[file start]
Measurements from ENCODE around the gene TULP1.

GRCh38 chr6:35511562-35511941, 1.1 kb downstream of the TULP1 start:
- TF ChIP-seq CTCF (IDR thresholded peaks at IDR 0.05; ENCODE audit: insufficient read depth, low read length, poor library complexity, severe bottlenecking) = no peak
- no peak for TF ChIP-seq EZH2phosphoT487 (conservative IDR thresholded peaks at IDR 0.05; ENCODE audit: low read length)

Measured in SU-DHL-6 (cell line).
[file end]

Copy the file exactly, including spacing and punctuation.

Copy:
Measurements from ENCODE around the gene TULP1.

GRCh38 chr6:35511562-35511941, 1.1 kb downstream of the TULP1 start:
- TF ChIP-seq CTCF (IDR thresholded peaks at IDR 0.05; ENCODE audit: insufficient read depth, low read length, poor library complexity, severe bottlenecking) = no peak
- no peak for TF ChIP-seq EZH2phosphoT487 (conservative IDR thresholded peaks at IDR 0.05; ENCODE audit: low read length)

Measured in SU-DHL-6 (cell line).